When James arrived in London in 1979, he was surprised to see that most UK DJs chose to use hard fades--switching from one song to the next, announcing the name, and letting it play. This passive style of sequencing was anathema to James, who had come up playing disco music and was used to stringing tracks together for much longer spans, crossfading and mixing in between each to form a continuous arc bolstered by the four-on-the-floor kick drum. Although quite popular amongst DJs in the rest of Europe, this approach was relatively unheard of in England, and when James began assembling his sets this way, he was met with popular acclaim but professional disdain. Soul purists saw it as a corruption of the sanctity of the song, but the clubgoers loved the continuous yet vacillating rhythm. James's "new" technique was a hit, and began to carry over into other genres, conditioning listeners of all tastes towards the repetitive entrancement of acid house.

Yet by the mid 1980's, disco was just about finished. The working-class clubgoers were tired of having to change from their jeans and football jerseys to more presentable attire just to have a good time at their chosen institution. The music was stagnant, and everybody wanted something fresh. Around this time a group of DJs was brewing up something interesting in West London, most notably Irish brothers Noel and Maurice Watson. While hip hop was their forte, they both became obsessed with house after Maurice took a trip to New York in 1986. Convinced it was the new sound, they played classic house cuts including "Acid Tracks" to their crowds, but were often met with empty floors and even boos from people hostile to this so called "homo-music." Only a few of the bravest and most open-minded chose to stay on the wood panel and keep dancing. Their efforts were valiant, but it seemed dancers just didn't have the proper mindset for the Watsons' music. So perhaps it shouldn't surprise us that the problem wasn't the music, or even the times. It was the drugs. A little round pill would change everything.

They Should Have Called It Empathy

In 1987, on a trip to Ibiza, Spain, a popular island vacation spot for young English travelers, Paul Oakenfold, Trevor Fung, Danny Rampling, and a few other London DJs made two discoveries that would come to define the Acid House movement: The idyllic and eclectic music selections of Balearic dance clubs, and more importantly, ecstasy. The crew was especially inspired by DJ Alfredo of Club Amnesia, who spun music from a wide variety of styles, providing an enthralling but relaxing sonic canvas for the euphoric neon lines and colors of an e'd mind. You could argue that the pristine track selection and mixing of DJ Alfredo and his Ibiza peers was what propelled the inclusive and inspired musical and social atmosphere of the island. That argument, however, would be wrong.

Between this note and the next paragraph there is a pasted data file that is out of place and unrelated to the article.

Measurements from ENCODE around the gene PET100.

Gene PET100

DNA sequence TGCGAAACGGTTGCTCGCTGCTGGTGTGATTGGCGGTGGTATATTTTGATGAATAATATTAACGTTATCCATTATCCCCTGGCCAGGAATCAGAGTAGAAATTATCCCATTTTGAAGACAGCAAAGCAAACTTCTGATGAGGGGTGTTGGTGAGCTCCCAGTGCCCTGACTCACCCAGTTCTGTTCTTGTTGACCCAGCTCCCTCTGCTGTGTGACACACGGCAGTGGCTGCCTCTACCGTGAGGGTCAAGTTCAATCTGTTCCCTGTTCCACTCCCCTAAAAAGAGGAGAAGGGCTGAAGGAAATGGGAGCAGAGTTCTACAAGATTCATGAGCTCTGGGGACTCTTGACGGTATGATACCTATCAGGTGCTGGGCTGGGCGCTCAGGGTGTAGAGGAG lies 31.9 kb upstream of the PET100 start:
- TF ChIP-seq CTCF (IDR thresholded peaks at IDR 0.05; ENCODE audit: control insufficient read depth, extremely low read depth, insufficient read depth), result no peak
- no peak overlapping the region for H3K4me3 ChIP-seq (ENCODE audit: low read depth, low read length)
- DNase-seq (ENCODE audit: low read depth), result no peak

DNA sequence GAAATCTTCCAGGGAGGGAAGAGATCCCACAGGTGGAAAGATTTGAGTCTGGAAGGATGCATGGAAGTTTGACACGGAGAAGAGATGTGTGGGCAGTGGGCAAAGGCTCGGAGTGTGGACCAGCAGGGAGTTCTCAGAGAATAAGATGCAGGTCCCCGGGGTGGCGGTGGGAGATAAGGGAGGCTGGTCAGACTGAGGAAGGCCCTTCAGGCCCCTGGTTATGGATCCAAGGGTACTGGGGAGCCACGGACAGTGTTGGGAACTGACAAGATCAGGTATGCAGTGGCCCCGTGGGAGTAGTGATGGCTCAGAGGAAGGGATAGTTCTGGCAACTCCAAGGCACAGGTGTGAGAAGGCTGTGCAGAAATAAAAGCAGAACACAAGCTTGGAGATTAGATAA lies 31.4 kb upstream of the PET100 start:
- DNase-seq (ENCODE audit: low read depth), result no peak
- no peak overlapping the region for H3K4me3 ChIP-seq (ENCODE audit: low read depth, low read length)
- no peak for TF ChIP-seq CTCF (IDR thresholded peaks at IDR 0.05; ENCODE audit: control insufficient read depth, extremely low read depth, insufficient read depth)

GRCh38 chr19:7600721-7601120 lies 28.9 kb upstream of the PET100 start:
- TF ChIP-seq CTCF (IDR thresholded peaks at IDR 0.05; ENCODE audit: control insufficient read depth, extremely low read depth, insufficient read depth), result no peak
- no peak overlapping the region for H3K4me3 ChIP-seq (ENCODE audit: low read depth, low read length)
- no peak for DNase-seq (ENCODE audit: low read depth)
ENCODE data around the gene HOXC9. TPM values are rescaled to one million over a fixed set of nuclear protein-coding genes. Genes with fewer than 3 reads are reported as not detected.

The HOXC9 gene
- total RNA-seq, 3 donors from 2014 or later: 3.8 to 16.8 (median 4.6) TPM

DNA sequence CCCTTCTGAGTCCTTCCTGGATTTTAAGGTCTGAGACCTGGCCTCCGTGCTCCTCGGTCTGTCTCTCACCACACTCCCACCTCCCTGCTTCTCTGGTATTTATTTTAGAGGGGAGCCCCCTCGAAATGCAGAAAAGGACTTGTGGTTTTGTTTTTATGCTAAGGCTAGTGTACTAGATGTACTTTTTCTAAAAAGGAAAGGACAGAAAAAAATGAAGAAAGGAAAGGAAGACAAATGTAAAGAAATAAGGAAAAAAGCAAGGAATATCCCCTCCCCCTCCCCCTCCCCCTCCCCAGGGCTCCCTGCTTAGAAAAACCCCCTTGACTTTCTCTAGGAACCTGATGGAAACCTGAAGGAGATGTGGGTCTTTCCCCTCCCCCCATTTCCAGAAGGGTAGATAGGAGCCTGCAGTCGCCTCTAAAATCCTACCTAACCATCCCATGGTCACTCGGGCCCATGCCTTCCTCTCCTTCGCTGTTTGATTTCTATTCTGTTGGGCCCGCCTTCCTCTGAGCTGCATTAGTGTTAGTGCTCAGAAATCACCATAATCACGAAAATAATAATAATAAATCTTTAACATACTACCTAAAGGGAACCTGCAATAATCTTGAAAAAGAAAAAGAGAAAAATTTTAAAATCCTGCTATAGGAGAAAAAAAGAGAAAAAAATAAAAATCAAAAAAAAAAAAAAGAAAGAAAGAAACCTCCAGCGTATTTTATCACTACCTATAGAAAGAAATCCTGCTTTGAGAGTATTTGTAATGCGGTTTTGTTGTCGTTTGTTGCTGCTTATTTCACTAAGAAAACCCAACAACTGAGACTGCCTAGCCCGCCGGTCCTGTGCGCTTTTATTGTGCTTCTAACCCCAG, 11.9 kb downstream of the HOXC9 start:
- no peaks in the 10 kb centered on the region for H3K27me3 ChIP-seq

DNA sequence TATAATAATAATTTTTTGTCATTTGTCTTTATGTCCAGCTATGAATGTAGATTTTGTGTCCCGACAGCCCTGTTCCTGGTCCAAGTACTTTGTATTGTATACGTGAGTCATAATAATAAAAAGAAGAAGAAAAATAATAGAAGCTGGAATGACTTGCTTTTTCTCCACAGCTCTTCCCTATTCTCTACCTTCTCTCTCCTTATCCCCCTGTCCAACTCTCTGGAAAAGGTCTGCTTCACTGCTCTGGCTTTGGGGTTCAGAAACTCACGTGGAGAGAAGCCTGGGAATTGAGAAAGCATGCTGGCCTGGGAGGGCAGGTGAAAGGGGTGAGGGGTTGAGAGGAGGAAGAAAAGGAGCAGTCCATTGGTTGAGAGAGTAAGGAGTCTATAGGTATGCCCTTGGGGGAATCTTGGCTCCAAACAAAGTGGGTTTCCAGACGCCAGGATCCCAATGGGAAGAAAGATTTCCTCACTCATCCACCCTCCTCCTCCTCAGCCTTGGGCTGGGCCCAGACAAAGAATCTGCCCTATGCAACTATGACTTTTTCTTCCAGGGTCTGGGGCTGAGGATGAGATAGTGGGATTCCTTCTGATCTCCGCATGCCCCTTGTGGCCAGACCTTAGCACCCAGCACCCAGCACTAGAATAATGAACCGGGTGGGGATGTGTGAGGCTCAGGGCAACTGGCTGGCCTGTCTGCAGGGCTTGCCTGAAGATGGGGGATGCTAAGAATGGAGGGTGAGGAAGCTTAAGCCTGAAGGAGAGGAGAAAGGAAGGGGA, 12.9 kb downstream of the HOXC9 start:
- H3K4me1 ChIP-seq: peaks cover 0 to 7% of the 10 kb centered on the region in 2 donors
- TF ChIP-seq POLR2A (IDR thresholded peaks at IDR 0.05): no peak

Ecstasy works by telling the brain to allow the body freer access to dopamine, which stimulates physical movement and induces euphoria, and serotonin, which intensifies sensual perception. It affords the user a heightened sense of self-worth as well as facilitating an exaggerated level of social interaction. Basically, you feel more positively connected to yourself and everybody around you. Originally conceived and intended as a pharmaceutical antidepressant, it turned out to be the perfect prescription for the social anxiety plaguing English club culture.

It was Paul Oakenfold's goal to bring the energy and environment of Balearic dance to the U.K., and he partially succeeded with his central London club, Future. But it was his traveling buddy and fellow DJ Danny Rampling who, with his wife Jenni, would popularize the culture in England, with their members-only South London club Shoom, named after the surging sensation of an ecstasy rise. Just as cocaine had fueled popular (read: straight and white) acceptance of disco, so too did ecstasy afford popular (read: straight and upper-class) acceptance of house music in the U.K.

Yet Shoom wasn't able to capitalize on its ethos of inclusion and acceptance for the simple reason that it was private. The guest list was limited to its mostly upper-class members and the occasional celebrity or two. This is where Paul Oakenfold truly made his mark. In 1988, he started a Monday night party at club Heaven called Spectrum. It was completely open to the public, had no dress code, and was absolutely fucking insane. Drug use was rampant, the DJ was king, and the dance floor was filled with entranced youths of all races, sexual orientations, and class designations. It was a regular Bacchic utopia.

The dream of acid house, unfortunately, was still only a dream, and the ultimate problem with all great dreams is that one wakes up from them. Due to antiquated English club laws enforcing a 2 A.M. closing time, the somnambulists populating acid house clubs like Shoom, Spectrum, and Trip had to find other means of entertaining themselves if they wanted their full dream cycle. Cue the birth of illegal after-hours warehouse parties. What started as unsatisfied youth playing dance tunes from their cars morphed into an enormously expanding subculture, complete with noticeably more underground music (hard and acid house), specific fashions (smiley face shirts), and a rallying cry, "ACIEEEEDDDDD!!!" The scene even had its own zine, Boy's Own, which highlighted the up and coming DJs, the newest tracks, and a listing of all the big parties for the season.